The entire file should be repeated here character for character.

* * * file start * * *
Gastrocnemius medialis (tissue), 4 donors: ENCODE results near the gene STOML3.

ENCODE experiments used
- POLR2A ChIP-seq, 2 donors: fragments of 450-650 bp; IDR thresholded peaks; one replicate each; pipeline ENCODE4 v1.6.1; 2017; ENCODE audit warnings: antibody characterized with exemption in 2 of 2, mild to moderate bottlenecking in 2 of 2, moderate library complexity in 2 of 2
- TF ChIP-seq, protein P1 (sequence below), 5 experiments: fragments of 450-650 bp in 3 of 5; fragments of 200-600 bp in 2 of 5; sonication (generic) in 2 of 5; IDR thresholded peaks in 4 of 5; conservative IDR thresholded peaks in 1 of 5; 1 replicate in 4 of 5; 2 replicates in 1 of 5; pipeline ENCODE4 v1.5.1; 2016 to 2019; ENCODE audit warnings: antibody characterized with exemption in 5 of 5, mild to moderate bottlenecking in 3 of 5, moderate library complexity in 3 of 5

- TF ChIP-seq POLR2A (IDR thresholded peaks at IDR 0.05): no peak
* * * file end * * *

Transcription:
Gastrocnemius medialis (tissue), 4 donors: ENCODE results near the gene STOML3.

ENCODE experiments used
- POLR2A ChIP-seq, 2 donors: fragments of 450-650 bp; IDR thresholded peaks; one replicate each; pipeline ENCODE4 v1.6.1; 2017; ENCODE audit warnings: antibody characterized with exemption in 2 of 2, mild to moderate bottlenecking in 2 of 2, moderate library complexity in 2 of 2
- TF ChIP-seq, protein P1 (sequence below), 5 experiments: fragments of 450-650 bp in 3 of 5; fragments of 200-600 bp in 2 of 5; sonication (generic) in 2 of 5; IDR thresholded peaks in 4 of 5; conservative IDR thresholded peaks in 1 of 5; 1 replicate in 4 of 5; 2 replicates in 1 of 5; pipeline ENCODE4 v1.5.1; 2016 to 2019; ENCODE audit warnings: antibody characterized with exemption in 5 of 5, mild to moderate bottlenecking in 3 of 5, moderate library complexity in 3 of 5

- TF ChIP-seq POLR2A (IDR thresholded peaks at IDR 0.05): no peak